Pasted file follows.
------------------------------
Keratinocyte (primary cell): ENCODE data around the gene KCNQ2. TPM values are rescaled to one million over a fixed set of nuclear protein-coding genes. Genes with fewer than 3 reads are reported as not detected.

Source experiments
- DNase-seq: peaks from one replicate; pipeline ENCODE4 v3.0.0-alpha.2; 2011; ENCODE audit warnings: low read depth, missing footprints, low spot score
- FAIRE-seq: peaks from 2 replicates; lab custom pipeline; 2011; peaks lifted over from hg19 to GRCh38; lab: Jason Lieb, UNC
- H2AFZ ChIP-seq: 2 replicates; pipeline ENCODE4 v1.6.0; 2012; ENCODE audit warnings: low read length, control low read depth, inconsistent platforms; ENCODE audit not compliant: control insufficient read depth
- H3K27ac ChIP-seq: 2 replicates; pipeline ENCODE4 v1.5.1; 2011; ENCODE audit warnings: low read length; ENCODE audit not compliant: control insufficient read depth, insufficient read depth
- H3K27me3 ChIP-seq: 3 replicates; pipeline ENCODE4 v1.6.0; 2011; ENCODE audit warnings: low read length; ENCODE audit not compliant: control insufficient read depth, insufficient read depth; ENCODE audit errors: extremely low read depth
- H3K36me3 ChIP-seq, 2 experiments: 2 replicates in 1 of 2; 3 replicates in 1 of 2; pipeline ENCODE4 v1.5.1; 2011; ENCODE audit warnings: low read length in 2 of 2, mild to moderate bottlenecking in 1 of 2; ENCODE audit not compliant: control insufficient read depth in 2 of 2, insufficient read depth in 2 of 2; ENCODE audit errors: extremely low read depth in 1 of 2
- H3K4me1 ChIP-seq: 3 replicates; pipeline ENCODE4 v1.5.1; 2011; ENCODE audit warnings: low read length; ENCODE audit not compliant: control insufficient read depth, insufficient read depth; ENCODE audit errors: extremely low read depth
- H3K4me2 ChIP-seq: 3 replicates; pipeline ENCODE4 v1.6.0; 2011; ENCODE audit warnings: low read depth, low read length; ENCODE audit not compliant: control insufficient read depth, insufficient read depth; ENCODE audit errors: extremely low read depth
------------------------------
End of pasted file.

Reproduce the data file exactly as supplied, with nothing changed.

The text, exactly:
Keratinocyte (primary cell): ENCODE data around the gene KCNQ2. TPM values are rescaled to one million over a fixed set of nuclear protein-coding genes. Genes with fewer than 3 reads are reported as not detected.

Source experiments
- DNase-seq: peaks from one replicate; pipeline ENCODE4 v3.0.0-alpha.2; 2011; ENCODE audit warnings: low read depth, missing footprints, low spot score
- FAIRE-seq: peaks from 2 replicates; lab custom pipeline; 2011; peaks lifted over from hg19 to GRCh38; lab: Jason Lieb, UNC
- H2AFZ ChIP-seq: 2 replicates; pipeline ENCODE4 v1.6.0; 2012; ENCODE audit warnings: low read length, control low read depth, inconsistent platforms; ENCODE audit not compliant: control insufficient read depth
- H3K27ac ChIP-seq: 2 replicates; pipeline ENCODE4 v1.5.1; 2011; ENCODE audit warnings: low read length; ENCODE audit not compliant: control insufficient read depth, insufficient read depth
- H3K27me3 ChIP-seq: 3 replicates; pipeline ENCODE4 v1.6.0; 2011; ENCODE audit warnings: low read length; ENCODE audit not compliant: control insufficient read depth, insufficient read depth; ENCODE audit errors: extremely low read depth
- H3K36me3 ChIP-seq, 2 experiments: 2 replicates in 1 of 2; 3 replicates in 1 of 2; pipeline ENCODE4 v1.5.1; 2011; ENCODE audit warnings: low read length in 2 of 2, mild to moderate bottlenecking in 1 of 2; ENCODE audit not compliant: control insufficient read depth in 2 of 2, insufficient read depth in 2 of 2; ENCODE audit errors: extremely low read depth in 1 of 2
- H3K4me1 ChIP-seq: 3 replicates; pipeline ENCODE4 v1.5.1; 2011; ENCODE audit warnings: low read length; ENCODE audit not compliant: control insufficient read depth, insufficient read depth; ENCODE audit errors: extremely low read depth
- H3K4me2 ChIP-seq: 3 replicates; pipeline ENCODE4 v1.6.0; 2011; ENCODE audit warnings: low read depth, low read length; ENCODE audit not compliant: control insufficient read depth, insufficient read depth; ENCODE audit errors: extremely low read depth